How mobile genetic elements molded eukaryotic genomes is a key evolutionary question that gained wider popularity when mobile DNA sequences were shown to comprise about half of the human genome. Although Saccharomyces cerevisiae does not suffer such “genome obesity”, five families of LTR-retrotransposons, Ty1, Ty2, Ty3, Ty4, and Ty5 elements, comprise about 3% of its genome. The availability of complete genome sequences from several Saccharomyces species, including members of the closely related sensu stricto group, present new opportunities for analyzing molecular mechanisms for chromosome evolution, speciation, and reproductive isolation. In this review I present key experiments from both the pre- and current genomic sequencing eras suggesting how Ty elements mediate genome evolution.
Request reprints from: Dr. David J. Garfinkel, National Cancer Institute
P.O. Box B, Frederick, MD 21702-1201 (USA)
telephone: +1-301-846-5604; fax: +1- 301-846-6911
This work was sponsored by the Center for Cancer Research of the National Cancer Institute, Department of Health and Human Services.
Manuscript received 15 September 2003;
accepted in revised form for publication by J.-N. Volff 3 December 2003.
Number of Print Pages : 7
Number of Figures : 2, Number of Tables : 2, Number of References : 62
Cytogenetic and Genome Research
Vol. 110, No. 1-4, Year 2005 (Cover Date: 2005)
Journal Editor: H.P. Klinger, Bronx, N.Y.; M. Schmid, Würzburg
ISSN: 1424–8581 (print), 1424–859X (Online)
For additional information: http://www.karger.com/cgr
Article / Publication Details
Published online: 7/21/2005
Issue release date: 2005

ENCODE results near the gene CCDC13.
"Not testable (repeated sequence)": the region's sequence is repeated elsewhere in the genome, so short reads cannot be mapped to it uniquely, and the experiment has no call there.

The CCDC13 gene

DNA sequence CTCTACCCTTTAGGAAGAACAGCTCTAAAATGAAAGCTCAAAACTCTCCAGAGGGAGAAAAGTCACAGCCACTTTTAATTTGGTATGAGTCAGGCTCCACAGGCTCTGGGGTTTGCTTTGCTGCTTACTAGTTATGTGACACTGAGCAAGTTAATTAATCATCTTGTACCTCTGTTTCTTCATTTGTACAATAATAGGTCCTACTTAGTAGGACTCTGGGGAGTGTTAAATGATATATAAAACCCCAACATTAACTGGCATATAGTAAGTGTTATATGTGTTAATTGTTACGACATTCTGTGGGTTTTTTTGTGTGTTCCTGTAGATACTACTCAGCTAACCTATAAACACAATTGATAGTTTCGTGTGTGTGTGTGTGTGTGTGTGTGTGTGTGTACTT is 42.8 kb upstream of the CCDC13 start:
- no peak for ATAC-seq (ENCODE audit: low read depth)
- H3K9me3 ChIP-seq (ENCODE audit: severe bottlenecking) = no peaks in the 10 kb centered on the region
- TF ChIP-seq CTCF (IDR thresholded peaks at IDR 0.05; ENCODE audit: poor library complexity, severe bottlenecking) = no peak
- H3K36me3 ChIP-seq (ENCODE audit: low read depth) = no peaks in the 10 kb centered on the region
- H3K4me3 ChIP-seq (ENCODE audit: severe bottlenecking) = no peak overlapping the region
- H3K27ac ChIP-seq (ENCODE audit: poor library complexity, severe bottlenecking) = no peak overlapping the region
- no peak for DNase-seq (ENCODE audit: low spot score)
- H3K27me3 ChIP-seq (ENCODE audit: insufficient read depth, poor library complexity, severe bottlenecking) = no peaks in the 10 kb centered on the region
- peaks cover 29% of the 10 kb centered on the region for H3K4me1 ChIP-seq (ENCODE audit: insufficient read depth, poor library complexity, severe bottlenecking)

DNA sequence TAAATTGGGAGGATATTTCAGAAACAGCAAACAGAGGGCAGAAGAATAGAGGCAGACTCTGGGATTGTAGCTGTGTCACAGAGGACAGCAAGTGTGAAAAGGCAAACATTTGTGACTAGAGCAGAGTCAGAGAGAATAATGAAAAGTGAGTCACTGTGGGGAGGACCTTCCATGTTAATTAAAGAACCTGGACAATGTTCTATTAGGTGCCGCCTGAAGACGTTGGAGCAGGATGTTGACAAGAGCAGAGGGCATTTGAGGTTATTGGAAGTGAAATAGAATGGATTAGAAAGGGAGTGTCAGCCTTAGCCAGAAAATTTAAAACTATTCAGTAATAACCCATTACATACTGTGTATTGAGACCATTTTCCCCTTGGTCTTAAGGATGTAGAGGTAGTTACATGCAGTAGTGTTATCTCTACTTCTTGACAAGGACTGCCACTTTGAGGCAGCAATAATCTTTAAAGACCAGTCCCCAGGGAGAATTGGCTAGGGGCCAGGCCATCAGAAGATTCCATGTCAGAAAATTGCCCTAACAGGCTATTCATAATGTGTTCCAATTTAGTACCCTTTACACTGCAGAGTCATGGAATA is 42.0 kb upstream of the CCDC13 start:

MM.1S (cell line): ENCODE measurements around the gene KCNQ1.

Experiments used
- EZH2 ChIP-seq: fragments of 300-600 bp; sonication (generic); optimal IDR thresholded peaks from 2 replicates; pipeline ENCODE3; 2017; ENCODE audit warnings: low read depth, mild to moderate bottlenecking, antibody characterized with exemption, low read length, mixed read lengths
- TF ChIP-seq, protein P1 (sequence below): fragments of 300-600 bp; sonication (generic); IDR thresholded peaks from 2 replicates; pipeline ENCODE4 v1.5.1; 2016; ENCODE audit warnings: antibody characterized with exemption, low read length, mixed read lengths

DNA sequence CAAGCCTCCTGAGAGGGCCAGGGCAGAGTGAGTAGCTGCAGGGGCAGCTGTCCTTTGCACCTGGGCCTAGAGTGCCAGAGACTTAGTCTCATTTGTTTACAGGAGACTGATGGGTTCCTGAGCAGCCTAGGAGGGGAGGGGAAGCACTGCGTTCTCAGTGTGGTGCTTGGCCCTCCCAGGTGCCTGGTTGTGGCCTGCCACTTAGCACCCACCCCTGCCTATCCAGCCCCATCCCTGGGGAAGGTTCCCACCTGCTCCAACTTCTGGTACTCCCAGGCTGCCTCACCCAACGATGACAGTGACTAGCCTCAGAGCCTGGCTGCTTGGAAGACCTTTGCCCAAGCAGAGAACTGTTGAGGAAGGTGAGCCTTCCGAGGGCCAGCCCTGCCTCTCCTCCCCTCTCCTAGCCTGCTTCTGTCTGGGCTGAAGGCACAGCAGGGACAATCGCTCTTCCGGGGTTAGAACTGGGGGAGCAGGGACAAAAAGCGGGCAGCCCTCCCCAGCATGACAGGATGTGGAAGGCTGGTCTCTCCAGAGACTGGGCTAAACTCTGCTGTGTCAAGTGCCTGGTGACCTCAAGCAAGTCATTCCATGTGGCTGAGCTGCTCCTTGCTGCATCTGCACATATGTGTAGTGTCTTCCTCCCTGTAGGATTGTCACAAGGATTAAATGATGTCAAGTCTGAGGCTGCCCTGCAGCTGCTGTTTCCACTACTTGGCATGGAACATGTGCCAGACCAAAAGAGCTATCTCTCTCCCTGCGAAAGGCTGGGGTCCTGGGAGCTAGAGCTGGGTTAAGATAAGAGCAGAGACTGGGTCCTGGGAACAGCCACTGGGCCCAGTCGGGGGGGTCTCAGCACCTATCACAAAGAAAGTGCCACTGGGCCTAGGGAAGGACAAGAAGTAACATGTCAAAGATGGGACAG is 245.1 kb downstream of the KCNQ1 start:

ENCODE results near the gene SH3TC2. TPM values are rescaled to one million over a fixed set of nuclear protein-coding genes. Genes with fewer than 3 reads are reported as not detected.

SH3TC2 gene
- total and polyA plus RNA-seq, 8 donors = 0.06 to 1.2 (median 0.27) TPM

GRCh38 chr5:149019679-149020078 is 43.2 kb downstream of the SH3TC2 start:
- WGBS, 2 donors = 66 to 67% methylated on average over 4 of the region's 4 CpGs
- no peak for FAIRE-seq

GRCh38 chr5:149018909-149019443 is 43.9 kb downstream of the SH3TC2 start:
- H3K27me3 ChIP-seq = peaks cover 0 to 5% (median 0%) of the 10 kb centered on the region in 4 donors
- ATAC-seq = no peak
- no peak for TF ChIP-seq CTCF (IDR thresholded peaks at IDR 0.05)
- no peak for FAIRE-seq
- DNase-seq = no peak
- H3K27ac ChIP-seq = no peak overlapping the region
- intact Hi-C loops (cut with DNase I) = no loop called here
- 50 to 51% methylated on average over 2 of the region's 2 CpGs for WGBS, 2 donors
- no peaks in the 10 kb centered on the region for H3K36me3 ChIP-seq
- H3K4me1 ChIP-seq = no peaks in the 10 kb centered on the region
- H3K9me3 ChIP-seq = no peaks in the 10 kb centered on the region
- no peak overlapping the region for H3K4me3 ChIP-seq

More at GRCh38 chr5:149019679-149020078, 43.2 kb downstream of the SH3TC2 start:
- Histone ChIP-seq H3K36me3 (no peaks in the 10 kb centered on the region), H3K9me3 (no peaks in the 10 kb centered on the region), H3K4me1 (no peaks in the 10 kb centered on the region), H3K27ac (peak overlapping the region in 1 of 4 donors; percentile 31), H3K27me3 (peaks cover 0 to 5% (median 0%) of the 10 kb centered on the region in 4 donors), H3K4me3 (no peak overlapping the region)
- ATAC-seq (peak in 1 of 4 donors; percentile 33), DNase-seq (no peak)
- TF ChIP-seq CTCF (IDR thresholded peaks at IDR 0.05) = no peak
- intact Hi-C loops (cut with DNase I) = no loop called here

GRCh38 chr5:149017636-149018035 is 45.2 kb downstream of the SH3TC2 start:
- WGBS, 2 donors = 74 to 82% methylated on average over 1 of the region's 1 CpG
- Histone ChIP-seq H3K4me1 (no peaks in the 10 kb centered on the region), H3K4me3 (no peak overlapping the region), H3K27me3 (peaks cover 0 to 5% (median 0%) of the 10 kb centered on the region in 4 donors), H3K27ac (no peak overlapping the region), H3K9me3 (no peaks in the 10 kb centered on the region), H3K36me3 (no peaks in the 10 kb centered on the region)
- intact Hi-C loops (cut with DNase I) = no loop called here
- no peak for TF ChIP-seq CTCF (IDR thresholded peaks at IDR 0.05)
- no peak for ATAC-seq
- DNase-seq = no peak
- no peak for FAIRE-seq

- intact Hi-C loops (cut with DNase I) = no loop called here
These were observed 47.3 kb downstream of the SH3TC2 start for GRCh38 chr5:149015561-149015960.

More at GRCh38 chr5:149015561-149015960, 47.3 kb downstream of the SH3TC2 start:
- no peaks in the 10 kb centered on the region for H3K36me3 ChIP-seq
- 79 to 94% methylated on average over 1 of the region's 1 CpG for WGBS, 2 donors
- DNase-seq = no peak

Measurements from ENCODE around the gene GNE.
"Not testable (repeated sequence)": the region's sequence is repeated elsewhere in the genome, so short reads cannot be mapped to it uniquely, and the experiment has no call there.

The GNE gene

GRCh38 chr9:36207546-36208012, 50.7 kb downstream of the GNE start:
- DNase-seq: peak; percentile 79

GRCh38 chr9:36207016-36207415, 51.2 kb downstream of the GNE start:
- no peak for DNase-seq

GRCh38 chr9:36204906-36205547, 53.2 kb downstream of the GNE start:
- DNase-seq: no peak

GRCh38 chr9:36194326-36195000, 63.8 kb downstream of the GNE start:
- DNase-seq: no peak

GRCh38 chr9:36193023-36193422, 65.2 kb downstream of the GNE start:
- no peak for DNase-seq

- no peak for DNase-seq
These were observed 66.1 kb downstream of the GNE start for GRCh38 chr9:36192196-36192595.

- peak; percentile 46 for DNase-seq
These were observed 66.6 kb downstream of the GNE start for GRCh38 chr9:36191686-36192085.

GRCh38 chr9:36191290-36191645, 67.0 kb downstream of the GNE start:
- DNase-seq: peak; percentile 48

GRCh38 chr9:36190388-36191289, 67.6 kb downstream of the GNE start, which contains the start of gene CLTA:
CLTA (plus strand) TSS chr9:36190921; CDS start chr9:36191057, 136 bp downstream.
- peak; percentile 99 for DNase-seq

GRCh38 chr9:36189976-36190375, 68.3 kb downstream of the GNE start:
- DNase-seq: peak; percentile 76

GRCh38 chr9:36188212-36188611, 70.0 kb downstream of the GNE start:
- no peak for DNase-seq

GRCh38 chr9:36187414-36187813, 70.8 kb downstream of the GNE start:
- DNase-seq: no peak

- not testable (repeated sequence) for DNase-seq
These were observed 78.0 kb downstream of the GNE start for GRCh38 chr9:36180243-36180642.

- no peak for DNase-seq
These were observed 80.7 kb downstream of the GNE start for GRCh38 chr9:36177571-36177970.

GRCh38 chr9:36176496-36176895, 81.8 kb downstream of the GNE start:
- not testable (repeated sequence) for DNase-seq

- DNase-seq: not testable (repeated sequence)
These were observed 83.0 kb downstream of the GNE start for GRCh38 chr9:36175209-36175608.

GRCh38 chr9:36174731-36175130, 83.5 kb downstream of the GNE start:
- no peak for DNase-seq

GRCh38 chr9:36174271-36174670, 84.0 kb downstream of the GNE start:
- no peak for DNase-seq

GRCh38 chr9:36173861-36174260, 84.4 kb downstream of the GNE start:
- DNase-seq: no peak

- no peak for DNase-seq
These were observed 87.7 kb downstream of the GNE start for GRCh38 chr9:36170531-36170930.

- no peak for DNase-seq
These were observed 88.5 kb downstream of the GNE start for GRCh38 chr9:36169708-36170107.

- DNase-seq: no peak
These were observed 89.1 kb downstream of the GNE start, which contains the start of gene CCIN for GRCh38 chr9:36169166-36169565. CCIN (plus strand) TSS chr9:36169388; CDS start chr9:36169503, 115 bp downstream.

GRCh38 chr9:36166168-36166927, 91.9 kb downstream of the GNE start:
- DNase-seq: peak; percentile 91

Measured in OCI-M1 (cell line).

Number of Print Pages: 7
Number of Figures: 2
Number of Tables: 2
ISSN: 1424-8581 (Print)
eISSN: 1424-859X (Online)
For additional information: http://www.karger.com/CGR
Copyright / Drug Dosage
Copyright: All rights reserved. No part of this publication may be translated into other languages, reproduced or utilized in any form or by any means, electronic or mechanical, including photocopying, recording, microcopying, or by any information storage and retrieval system, without permission in writing from the publisher or, in the case of photocopying, direct payment of a specified fee to the Copyright Clearance Center.
Drug Dosage: The authors and the publisher have exerted every effort to ensure that drug selection and dosage set forth in this text are in accord with current recommendations and practice at the time of publication. However, in view of ongoing research, changes in goverment regulations, and the constant flow of information relating to drug therapy and drug reactions, the reader is urged to check the package insert for each drug for any changes in indications and dosage and for added warnings and precautions. This is particularly important when the recommended agent is a new and/or infrequently employed drug.
Disclaimer: The statements, opinions and data contained in this publication are solely those of the individual authors and contributors and not of the publishers and the editor(s). The appearance of advertisements or/and product references in the publication is not a warranty, endorsement, or approval of the products or services advertised or of their effectiveness, quality or safety. The publisher and the editor(s) disclaim responsibility for any injury to persons or property resulting from any ideas, methods, instructions or products referred to in the content or advertisements.